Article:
Well there’s good news and there is bad news.
The bad news, because you should always get it out of the way first, is that Americans are about to experience the horrific scenes that Italy and Spain have been experiencing over the course of the last few weeks, as COVID-19 is set to explode stateside.
The good news is that this is all very predictable.
Viruses, and the pandemics they cause, have been carefully and thoroughly studied throughout the modern medicinal era. Their ability to wreak havoc on the world at large lends viral outbreaks a gravity that few other public health problems will ever possess, and our medical professionals are fairly adept at keeping track of these things.
That’s why when they tell us that things are about to get ostensibly tough, we are at least a little thankful that they see it coming. It’s like being told you are about to get punched; at least you can brace for it.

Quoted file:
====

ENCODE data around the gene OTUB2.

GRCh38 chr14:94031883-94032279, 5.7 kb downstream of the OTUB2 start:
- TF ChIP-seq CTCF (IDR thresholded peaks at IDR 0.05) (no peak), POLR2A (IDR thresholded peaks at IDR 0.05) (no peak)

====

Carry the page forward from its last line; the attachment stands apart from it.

Eighty-five percent of new coronavirus cases have been reported in Europe and the United States, according to the World Health Organization (WHO).
Speaking at a Tuesday press briefing at the WHO’s headquarters in Geneva, spokeswoman Dr. Margaret Harris said that “the outbreak is accelerating very rapidly and the case numbers we received overnight will put that up considerably.”
Europe is now considered the new global epicenter of the outbreak by the WHO. Italy has been hit harder than any other European country, with 63,927 confirmed cases of the virus, including 6,077 deaths, according to Johns Hopkins University’s Coronavirus Resource Center. However, Italy has seen a decline in confirmed cases and deaths for two straight days, which Harris called a “glimmer of hope” for the country.
The Big Apple seemed to be the hardest hit, unsurprisingly.
While the United States is not in a national lockdown, multiple states have issued stay-at-home orders to slow the coronavirus’ spread. The U.S. has 46,481 confirmed cases of the virus and 593 deaths from its disease, COVID-19. New York has by far the most confirmed cases of any state in the country, with over 20,800, according to the New York Department of Health’s website, which was last updated at 3 p.m. Monday.
And while this news may be a bit ugly and uncomfortable to look at, just having the foreknowledge of our impending chaos should provide us with at least a tiny sliver of solace.